Well, once again some time has passed since my last post, written on my birthday at the very beginning of this month. Thank you all for the wonderful birthday wishes…it was an awesome birthday! I feel like I’m still celebrating.
Upon request, my husband gave me a new pair of hiking boots and socks for my birthday, along with some other goodies. And additionally, keeping with the hiking theme, a friend gave me a really super day pack as a birthday present. In order to do justice to all of this new gear, we had to go someplace where the hiking was cranked “up a notch,” so to speak, and we spent a lovely weekend in Highlands and Cashiers, North Carolina.
Just down the road from Cashiers is the truly beautiful Gorges State Park in Sapphire, North Carolina. “Plunging waterfalls, rugged river gorges, sheer rock walls and one of the greatest concentrations of rare and unique species in the eastern United States are found within Gorges State Park. An elevation that rises 2,000 feet in only four miles, combined with rainfall in excess of 80 inches per year, creates a temperate rain forest and supports a collection of waterfalls.” As this description on the website indicates, there’s lots to see and a strenuous hike!
I don’t know if it was the cooler weather—which was in the low 60’s that day—or the renewed vigor resulting from a birthday, that made me feel up to the challenge of hiking an 800 foot elevation change after a night of celebrating. But it was a glorious, if strenuous, hike, and my new boots and pack performed exceptionally well. The payoff of Rainbow Falls at the end of the trail by the same name, is totally worth the effort. We’d actually run into some friends the night before at dinner in Cashiers and they joined us for the hike, which made it all the more fun. I’d love to go back here and do this hike again, as well as explore some of the other trails in the park. Do this every day and you can eat what you want! Here’s a slideshow of some scenes from my birthday adventures and our hike, along with some captions included to guide you through. I hope you’ll enjoy the tour.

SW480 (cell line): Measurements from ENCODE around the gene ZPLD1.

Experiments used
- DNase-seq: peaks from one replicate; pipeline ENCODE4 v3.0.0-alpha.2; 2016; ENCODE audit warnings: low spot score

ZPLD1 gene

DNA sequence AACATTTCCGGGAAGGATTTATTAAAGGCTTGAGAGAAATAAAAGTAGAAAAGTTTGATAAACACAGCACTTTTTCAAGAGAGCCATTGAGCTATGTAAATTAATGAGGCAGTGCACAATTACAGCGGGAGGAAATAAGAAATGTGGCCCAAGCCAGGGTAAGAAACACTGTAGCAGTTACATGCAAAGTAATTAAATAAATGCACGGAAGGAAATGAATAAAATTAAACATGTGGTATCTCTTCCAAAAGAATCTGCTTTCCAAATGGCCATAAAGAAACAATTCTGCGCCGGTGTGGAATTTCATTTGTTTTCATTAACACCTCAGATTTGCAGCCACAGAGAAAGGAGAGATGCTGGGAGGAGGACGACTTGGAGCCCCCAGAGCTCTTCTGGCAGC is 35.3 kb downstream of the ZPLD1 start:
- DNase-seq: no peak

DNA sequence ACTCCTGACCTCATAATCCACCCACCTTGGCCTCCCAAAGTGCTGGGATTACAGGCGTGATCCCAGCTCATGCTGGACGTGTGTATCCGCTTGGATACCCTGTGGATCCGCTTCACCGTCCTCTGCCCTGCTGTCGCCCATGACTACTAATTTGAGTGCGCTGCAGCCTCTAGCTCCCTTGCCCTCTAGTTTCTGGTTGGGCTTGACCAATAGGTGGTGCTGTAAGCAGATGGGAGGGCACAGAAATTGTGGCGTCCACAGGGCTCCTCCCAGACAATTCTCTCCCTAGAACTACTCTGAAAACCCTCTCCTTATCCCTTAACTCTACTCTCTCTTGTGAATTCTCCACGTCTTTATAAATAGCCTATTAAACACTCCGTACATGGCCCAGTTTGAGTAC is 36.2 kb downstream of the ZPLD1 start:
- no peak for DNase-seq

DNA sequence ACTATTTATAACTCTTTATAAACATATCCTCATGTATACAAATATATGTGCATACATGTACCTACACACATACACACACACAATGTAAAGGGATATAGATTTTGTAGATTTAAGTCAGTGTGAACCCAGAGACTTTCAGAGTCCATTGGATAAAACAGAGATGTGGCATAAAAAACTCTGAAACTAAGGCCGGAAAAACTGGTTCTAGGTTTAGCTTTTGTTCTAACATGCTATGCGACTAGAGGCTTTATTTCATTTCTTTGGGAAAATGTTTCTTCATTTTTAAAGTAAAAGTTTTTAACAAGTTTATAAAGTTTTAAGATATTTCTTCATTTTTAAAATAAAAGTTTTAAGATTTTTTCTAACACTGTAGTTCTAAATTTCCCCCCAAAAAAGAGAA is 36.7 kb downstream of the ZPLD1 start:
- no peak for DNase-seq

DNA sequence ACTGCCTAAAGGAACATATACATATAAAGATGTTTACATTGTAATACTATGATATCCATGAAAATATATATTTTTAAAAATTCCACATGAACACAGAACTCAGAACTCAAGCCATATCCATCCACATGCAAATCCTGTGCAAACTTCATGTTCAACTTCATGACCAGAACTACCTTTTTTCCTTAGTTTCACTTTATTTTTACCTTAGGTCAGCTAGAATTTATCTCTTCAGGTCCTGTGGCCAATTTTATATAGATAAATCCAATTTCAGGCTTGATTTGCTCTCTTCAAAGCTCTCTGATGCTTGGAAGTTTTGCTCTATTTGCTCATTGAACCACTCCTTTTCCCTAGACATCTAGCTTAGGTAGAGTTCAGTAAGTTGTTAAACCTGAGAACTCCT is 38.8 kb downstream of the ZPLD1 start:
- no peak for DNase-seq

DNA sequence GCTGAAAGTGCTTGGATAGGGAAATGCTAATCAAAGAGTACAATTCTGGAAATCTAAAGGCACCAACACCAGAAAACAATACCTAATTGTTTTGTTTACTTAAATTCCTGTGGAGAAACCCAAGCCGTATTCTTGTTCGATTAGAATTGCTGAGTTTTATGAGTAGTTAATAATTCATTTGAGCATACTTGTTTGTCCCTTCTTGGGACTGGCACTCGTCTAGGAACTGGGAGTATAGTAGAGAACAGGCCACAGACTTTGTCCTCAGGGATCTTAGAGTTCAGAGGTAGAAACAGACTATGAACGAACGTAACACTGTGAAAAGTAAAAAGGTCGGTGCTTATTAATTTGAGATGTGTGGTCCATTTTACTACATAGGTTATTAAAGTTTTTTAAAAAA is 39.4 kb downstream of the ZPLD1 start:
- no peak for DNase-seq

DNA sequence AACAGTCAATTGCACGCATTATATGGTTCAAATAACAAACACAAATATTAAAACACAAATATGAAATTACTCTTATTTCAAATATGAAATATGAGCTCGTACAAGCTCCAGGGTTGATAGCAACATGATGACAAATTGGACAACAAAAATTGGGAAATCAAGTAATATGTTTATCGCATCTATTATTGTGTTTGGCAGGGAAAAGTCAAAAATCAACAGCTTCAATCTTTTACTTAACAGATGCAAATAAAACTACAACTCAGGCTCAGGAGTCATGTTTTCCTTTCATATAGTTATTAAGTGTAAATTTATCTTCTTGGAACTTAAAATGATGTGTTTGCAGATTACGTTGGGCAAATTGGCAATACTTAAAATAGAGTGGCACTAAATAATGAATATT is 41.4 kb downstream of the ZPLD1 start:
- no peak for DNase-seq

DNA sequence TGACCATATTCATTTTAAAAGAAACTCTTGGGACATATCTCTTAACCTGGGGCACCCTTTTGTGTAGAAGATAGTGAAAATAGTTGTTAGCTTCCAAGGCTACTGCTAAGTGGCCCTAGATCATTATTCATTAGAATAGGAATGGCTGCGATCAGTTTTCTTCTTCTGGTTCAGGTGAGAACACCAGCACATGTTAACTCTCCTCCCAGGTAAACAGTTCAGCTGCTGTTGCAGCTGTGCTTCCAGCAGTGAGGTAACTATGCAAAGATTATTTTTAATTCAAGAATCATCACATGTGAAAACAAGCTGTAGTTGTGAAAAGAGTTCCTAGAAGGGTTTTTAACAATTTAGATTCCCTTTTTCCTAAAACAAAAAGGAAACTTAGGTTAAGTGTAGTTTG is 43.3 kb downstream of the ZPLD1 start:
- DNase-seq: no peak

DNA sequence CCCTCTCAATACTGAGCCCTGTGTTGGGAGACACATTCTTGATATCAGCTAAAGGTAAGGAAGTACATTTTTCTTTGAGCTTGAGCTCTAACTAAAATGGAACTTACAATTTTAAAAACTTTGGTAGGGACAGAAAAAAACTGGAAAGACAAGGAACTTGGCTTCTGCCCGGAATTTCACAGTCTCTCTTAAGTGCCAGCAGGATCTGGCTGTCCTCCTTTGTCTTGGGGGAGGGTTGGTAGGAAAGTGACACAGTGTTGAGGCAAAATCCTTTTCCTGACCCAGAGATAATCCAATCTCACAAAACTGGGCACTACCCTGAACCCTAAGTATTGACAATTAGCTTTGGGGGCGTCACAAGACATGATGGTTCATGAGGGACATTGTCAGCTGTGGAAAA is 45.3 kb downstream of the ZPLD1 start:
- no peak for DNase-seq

Meanwhile, you might be wondering why this post has a birthday cake with SOMEONE ELSE’S name on it? Well, October is the birthday month for several of our friends and while I did not make a cake for myself, I did make one to take to a party we attended for a friend of ours last weekend. This cake was so delicious that I felt like it was truly post-worthy. Now I’m not a real baker, nor one to take too much time for fancy decorations. In fact, getting out my icing bag and tips for this caused me to break out in a sweat, momentarily, but I pushed through. This makes a great, old-fashioned birthday cake—a classic that everyone loves.
Old School Devil’s Food Layer Cake with Vanilla Buttercream Icing
(Cake adapted from Epicurious.)
For the cake:
4 ounces unsweetened chocolate (such as Baker’s)
2 cups granulated cane sugar
1 1/2 cups all purpose flour
3/4 teaspoon baking soda
1/2 teaspoon kosher sea salt
1/2 cup hot brewed coffee
1/2 cup sour cream
1/2 cup canola oil
2 large eggs lightly beaten
Preheat the oven to 350 degrees F. Grease two 9-inch round cake pans with unsalted butter, then lightly flour them and set aside.